What is it like to pack for a destination unknown? To leave a war torn home, unsure if you’ll ever return? These are the questions faced by the protagonist in Marina Antropow Cramer’s novel Roads. The author read excerpts from her novel and answered questions at the Fullerton Center for Culture & History in Newburgh on Saturday June 24.
Set in Yalta and Germany during the World War II, the story follows Filip, a young Russian man whose life is put on hold by the war. Filip dreams of going to university to make his mark in the world as an architect, but is stopped by the war which robs him of the some of the most formative years of his life and now he and his family can only try to stay alive.
Antropow Cramer talked about the political climate of the region during Nazi descent into Filip’s homeland and how families had few options. An excerpt illustrated the family considering what to take when they realized abandoning home was imminent. They questioned what would happen to the items they left behind. Even if refugees were given the chance to return home they found it much different than before they left.
The author talked about how most books explore a question or seek to help people better understand something. Her book’s theme centers around the plight of refugees. Antropow Cramer was born into a family of refugees from the Soviet Union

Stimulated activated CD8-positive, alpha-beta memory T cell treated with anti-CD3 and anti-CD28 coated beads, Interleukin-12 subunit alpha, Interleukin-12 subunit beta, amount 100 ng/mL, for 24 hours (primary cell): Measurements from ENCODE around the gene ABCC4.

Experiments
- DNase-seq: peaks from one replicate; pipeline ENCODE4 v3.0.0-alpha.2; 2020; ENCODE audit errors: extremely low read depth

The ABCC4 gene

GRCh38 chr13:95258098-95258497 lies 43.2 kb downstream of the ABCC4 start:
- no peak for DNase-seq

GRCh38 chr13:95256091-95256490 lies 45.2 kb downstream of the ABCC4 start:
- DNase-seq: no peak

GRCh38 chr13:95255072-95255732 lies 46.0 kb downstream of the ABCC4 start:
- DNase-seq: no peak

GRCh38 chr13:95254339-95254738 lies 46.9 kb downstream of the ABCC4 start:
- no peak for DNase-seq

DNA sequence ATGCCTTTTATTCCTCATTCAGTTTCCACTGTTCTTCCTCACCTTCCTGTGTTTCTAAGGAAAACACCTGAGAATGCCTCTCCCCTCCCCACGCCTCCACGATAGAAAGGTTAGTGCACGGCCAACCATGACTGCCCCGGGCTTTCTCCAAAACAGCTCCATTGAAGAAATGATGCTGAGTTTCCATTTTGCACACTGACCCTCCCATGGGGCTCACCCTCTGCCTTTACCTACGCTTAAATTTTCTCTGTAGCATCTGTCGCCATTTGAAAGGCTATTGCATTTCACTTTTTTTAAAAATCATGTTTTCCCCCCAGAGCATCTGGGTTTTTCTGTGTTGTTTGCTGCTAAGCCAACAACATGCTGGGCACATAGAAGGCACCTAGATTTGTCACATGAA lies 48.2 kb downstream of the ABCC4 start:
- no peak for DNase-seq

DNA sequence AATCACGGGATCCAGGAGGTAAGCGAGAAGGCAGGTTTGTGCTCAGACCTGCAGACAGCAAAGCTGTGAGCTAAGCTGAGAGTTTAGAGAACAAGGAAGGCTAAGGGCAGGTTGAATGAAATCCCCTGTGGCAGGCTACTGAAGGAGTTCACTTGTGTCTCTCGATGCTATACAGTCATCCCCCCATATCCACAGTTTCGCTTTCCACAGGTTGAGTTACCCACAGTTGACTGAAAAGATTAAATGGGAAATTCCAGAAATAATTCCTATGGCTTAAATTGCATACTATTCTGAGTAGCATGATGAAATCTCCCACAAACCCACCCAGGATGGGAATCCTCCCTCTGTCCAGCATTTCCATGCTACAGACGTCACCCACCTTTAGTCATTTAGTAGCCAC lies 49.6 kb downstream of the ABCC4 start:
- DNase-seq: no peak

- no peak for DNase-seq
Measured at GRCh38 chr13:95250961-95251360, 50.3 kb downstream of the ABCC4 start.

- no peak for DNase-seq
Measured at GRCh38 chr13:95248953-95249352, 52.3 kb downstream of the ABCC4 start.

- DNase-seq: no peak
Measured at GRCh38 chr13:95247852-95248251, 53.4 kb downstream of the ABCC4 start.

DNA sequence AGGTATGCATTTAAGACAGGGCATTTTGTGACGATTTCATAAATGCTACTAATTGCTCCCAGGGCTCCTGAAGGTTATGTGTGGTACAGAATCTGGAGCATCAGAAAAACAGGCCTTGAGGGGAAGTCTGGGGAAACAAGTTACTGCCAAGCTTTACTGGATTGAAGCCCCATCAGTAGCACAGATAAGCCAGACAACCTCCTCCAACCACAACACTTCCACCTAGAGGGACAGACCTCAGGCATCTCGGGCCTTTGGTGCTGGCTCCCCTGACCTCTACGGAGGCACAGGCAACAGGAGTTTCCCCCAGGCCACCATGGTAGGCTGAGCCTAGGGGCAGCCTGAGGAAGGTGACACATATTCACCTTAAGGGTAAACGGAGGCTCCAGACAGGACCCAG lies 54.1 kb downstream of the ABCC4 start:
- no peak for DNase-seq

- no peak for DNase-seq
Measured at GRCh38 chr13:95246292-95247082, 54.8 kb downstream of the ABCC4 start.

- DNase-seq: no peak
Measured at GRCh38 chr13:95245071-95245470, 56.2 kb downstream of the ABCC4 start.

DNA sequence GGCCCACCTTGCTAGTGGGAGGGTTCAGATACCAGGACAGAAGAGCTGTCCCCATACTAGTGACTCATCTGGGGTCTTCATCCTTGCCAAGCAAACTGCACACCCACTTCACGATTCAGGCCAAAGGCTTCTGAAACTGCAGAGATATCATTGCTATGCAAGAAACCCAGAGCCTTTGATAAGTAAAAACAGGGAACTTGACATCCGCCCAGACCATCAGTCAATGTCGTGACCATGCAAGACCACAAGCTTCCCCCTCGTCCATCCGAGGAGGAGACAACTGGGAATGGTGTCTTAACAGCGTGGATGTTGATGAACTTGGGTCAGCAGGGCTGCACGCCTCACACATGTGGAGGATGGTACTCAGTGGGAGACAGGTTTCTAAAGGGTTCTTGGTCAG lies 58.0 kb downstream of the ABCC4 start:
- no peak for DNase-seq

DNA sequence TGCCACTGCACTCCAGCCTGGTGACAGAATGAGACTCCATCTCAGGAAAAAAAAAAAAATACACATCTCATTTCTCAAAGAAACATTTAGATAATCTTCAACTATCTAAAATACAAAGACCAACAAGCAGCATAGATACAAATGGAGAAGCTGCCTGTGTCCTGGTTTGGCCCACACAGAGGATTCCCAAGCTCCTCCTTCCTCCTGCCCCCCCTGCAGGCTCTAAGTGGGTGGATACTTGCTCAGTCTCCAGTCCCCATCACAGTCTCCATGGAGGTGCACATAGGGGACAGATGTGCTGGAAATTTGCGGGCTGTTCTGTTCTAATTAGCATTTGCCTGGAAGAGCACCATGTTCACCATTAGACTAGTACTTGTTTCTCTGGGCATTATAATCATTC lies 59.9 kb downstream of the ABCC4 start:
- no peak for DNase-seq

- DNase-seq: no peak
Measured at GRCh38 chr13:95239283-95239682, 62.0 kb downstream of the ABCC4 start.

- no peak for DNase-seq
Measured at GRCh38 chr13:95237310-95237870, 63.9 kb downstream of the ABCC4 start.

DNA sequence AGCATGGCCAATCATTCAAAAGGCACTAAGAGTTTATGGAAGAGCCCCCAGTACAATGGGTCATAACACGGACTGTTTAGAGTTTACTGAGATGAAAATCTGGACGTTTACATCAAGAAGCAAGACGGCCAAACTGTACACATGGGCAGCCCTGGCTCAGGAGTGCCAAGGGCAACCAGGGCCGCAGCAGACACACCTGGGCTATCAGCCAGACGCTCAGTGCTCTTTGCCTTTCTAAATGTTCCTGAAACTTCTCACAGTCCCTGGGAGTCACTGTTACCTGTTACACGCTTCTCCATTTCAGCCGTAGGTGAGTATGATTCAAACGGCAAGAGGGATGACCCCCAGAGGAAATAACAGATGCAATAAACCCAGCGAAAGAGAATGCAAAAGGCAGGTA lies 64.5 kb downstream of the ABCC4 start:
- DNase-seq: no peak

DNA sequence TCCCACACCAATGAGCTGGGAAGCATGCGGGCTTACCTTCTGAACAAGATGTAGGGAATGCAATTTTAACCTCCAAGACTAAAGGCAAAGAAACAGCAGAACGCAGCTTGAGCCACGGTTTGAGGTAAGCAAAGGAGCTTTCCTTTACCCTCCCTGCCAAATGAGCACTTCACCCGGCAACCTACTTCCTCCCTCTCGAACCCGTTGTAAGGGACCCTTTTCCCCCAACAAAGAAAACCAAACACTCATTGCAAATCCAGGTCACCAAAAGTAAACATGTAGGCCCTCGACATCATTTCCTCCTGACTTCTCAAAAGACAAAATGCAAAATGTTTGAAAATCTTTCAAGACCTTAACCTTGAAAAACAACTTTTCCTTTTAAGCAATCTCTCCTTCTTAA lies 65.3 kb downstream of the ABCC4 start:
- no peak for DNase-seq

She had heard stories and as she would explain her ancestry, realized she didn’t know the material well. ”When you don’t know much, it shows when you try to explain it to someone else,” she said.
The book is not about her family, but is set around the experience shared by her ancestors. Armed with the knowledge that stories can be nostalgic and romanticized when passed down through the oral tradition, she first made sure the historical framework of dates and events was accurate. Antropow Cramer visited the area, but not Yalta itself, and she encouraged us to question if that fact is an advantage or not. Would actually being there help the author tell the story? The Yalta of today is much different than the Yalta of the 1940s.
The title “Roads” stems from a 1945 song dealing with war, brotherhood, and losing and leaving people. Song, food and stories are a common thread of the refugee tapestry. Does the story have a happy ending? The author says that’s a matter of interpretation.
Marina Antropow Cramer: www.marinaantropowcramer.com
Fullerton Center for Culture & History: www.fullertonculturalcenter.wordpress.com